Dal Vivo a Umbria Jazz
Nowhere more than in the unpredictable world of jazz is it true that necessity is the mother of invention. Hence Karen Jeanne Denhert’s progress from spandex-clad rock chick to financial analyst for Dannon yogurt to self-invented, self-promoted, self-produced jazz diva (and self-taught guitarist) who formed her own label, Mother Cyclone Records, in 1996 and released six albums before aligning herself with the Harlem-based indie Motéma Music early last year.
Since 2002, Denhert has earned an annual artist-in-residency at Italy’s renowned Umbria Jazz Festival. Dal Vivo, captured at Umbria in 2008 and made possible by a grant from Women in Jazz Inc., marks the first recording of one of her festival performances. For those unfamiliar with the wild-haired songstress, Dal Vivo provides a superb introduction not only to her feisty, soulful Aretha-meets-Joni vibe but also her formidable songwriting skills.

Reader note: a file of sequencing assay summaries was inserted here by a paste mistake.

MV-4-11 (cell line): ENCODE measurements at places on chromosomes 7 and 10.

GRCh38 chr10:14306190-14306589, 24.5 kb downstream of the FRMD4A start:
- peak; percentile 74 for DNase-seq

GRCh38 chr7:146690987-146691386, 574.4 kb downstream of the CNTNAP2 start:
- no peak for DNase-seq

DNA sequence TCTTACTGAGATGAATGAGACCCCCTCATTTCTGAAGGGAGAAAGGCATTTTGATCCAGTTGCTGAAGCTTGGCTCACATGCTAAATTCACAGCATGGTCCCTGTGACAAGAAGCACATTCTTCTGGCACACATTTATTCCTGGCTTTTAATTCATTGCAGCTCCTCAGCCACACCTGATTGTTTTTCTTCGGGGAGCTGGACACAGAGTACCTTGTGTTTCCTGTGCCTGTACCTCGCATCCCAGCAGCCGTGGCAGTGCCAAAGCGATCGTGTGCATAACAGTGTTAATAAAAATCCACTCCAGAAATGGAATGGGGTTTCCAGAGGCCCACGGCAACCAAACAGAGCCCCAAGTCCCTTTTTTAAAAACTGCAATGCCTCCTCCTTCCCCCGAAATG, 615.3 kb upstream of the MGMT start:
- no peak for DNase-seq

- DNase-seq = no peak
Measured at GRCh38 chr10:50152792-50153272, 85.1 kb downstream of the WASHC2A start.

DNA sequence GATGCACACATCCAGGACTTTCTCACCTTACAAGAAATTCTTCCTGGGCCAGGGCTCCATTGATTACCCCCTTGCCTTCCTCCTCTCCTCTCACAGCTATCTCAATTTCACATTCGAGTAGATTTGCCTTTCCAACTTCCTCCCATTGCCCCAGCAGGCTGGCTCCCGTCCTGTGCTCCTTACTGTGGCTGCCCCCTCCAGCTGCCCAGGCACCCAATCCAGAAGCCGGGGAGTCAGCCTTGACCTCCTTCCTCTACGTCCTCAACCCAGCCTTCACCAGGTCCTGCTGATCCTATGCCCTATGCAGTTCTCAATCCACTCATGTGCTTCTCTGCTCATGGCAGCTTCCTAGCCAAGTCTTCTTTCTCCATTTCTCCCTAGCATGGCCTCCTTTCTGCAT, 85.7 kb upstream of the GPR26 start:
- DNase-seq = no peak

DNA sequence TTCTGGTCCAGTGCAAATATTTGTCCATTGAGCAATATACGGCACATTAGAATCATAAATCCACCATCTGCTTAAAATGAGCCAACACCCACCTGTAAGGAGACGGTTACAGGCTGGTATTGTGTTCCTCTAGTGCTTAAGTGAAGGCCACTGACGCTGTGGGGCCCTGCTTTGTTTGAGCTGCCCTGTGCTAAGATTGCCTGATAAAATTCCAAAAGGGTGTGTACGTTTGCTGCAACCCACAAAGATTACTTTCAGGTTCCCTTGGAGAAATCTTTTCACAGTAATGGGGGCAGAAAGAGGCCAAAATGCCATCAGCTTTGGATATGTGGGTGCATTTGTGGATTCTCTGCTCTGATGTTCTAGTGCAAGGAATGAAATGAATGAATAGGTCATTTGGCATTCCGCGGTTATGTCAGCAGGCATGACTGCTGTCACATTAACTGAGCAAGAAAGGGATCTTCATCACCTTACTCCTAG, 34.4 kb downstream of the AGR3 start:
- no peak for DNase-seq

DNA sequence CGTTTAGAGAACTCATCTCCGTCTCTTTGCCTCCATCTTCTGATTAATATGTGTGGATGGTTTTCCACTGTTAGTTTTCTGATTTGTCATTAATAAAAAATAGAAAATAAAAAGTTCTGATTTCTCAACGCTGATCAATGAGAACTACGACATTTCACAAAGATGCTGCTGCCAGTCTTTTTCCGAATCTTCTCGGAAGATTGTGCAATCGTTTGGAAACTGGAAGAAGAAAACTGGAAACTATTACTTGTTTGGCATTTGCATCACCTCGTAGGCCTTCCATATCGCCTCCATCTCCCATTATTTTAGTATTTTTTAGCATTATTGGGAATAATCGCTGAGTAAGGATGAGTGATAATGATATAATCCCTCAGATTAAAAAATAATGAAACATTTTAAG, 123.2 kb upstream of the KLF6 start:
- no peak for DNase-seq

Of the session’s 10 tunes, seven are self-penned, ranging from the self-assurance of “I Got Time” and shrugged acceptance of “He’s Not Coming Home” to the pragmatic wisdom of “Little Problems” and the semi-autobiographical salute to showbiz survival that is “August Clown.” But Denhert is equally good at delivering killer covers, as evidenced here by an aching, folk-rock reading of “Ticket to Ride,” a mellow, dreamy “Over the Rainbow” and an iridescent “Message in a Bottle” that rivals The Police’s original.